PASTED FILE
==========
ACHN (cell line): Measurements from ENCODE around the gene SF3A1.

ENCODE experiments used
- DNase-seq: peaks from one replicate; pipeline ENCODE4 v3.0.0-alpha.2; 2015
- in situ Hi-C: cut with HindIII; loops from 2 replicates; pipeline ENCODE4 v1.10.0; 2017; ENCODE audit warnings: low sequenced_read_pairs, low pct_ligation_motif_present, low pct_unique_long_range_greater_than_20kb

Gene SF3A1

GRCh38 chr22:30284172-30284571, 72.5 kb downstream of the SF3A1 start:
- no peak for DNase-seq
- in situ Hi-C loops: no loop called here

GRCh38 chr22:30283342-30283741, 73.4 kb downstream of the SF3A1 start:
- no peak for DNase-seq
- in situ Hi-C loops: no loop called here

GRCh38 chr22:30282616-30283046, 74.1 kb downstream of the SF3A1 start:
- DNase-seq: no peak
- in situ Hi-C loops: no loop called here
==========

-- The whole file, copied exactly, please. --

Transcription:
ACHN (cell line): Measurements from ENCODE around the gene SF3A1.

ENCODE experiments used
- DNase-seq: peaks from one replicate; pipeline ENCODE4 v3.0.0-alpha.2; 2015
- in situ Hi-C: cut with HindIII; loops from 2 replicates; pipeline ENCODE4 v1.10.0; 2017; ENCODE audit warnings: low sequenced_read_pairs, low pct_ligation_motif_present, low pct_unique_long_range_greater_than_20kb

Gene SF3A1

GRCh38 chr22:30284172-30284571, 72.5 kb downstream of the SF3A1 start:
- no peak for DNase-seq
- in situ Hi-C loops: no loop called here

GRCh38 chr22:30283342-30283741, 73.4 kb downstream of the SF3A1 start:
- no peak for DNase-seq
- in situ Hi-C loops: no loop called here

GRCh38 chr22:30282616-30283046, 74.1 kb downstream of the SF3A1 start:
- DNase-seq: no peak
- in situ Hi-C loops: no loop called here